Slightly south of Capo Mannu, in the northernmost point of the Sinis peninsula marine area, in a setting of astonishing coastal beauty that alternates small coves and stretches of limestone rock, there is a long beach with an oceanic-tropical appearance. This is S'Arena Scoada, which extends from Punta S'Incodina, near the cliffs of Su Tingiosu, as far as Putzu Idu, from which it is separated by a small reef. The beach is part of the San Vero Milis territory, less than twenty kilometres away (while Oristano is 25 kilometres away), and it was originally known as S’Aena Scoada, meaning the donkey without a tail. The name was later transformed into 'sand without a tail', a type of very fine, golden sand alternated with tiny fragments of multi-coloured quartz, stones and smooth rocks. One of its distinguishing features is the limestone rocks mixed with clay, used for sand-baths. The water is very clear and it is a green-blue colour, while the sandy seabed slopes gently. From here, you can admire landscapes that open up towards the island of Mal di Ventre. The sandy shore is very popular with kitesurfing and windsurfing enthusiasts and it has ample parking and a bar.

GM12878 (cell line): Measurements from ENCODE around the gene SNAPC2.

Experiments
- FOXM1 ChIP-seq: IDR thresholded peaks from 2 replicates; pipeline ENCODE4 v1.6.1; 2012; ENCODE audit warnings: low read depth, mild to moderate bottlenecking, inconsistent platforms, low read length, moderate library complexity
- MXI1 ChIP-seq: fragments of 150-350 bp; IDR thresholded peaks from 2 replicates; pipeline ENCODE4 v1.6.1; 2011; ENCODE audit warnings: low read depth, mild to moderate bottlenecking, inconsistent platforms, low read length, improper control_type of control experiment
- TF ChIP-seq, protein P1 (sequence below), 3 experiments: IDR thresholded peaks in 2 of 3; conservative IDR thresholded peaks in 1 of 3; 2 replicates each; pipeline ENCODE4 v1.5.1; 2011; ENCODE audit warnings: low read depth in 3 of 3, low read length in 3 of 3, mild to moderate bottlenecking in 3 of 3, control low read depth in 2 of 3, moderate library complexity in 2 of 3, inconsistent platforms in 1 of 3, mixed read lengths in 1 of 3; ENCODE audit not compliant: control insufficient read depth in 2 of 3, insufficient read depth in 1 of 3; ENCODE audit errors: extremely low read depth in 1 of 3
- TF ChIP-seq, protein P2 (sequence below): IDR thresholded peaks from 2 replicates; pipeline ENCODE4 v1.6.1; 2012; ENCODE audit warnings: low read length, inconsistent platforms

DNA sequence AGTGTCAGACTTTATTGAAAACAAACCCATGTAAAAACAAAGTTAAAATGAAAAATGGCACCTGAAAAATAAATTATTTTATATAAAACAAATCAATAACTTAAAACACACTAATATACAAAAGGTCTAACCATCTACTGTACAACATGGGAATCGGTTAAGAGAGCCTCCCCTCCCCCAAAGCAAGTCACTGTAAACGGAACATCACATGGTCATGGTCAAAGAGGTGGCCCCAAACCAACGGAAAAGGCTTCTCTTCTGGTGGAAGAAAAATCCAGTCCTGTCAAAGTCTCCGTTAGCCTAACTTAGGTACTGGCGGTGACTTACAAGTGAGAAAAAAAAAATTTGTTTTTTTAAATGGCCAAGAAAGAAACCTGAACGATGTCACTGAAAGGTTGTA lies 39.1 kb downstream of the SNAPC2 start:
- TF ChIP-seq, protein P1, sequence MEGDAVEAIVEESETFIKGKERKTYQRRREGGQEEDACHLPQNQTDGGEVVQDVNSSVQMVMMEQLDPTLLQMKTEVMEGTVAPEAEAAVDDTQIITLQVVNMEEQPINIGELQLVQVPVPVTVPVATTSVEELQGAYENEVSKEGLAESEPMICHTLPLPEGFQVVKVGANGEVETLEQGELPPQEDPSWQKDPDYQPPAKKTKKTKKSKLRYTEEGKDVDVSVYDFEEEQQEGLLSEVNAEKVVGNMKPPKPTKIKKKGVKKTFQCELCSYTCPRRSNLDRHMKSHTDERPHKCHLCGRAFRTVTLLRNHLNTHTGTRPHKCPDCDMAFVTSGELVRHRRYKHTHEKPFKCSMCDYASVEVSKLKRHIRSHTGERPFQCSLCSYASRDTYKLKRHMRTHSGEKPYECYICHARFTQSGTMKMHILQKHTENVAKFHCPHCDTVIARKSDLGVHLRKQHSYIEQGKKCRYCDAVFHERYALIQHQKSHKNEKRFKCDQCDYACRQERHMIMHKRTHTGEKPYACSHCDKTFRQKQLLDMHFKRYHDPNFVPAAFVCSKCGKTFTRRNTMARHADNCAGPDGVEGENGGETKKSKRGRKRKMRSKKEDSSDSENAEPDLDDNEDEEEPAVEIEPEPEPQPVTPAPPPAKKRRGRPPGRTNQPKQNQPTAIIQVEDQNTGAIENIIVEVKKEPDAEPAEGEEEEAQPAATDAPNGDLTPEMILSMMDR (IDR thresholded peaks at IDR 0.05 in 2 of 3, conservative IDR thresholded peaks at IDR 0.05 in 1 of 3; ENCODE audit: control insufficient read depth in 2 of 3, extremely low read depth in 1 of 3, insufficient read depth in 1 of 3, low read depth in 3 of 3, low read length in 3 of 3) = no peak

Behind it, lies a small tourist centre, while to the north you can admire a fascinating arch dug out of the rock: S'Architteddu. Further on, there is the beach of Putzu Idu and other gems including Capo Mannu, an immense promontory that is almost an island, given that it is connected to the mainland by strips of land and by the Salina Manna pond. In order of appearance, first of all you will encounter Mandriola, followed by the coves of Sa Figu and Dei Tedeschi, Sa Mesa Longa, Su Pallosu and, after going beyond the promontory, there is Sa Rocca Tunda and then the little coves of Scal'e Sali. To the south, on the border of Riola Sardo, the rocky coast rises with respect to the water's edge, almost announcing the impressive sight of the cliff of Su Tingiosu. Erosion of the limestone has led to the creation of enchanting little coves.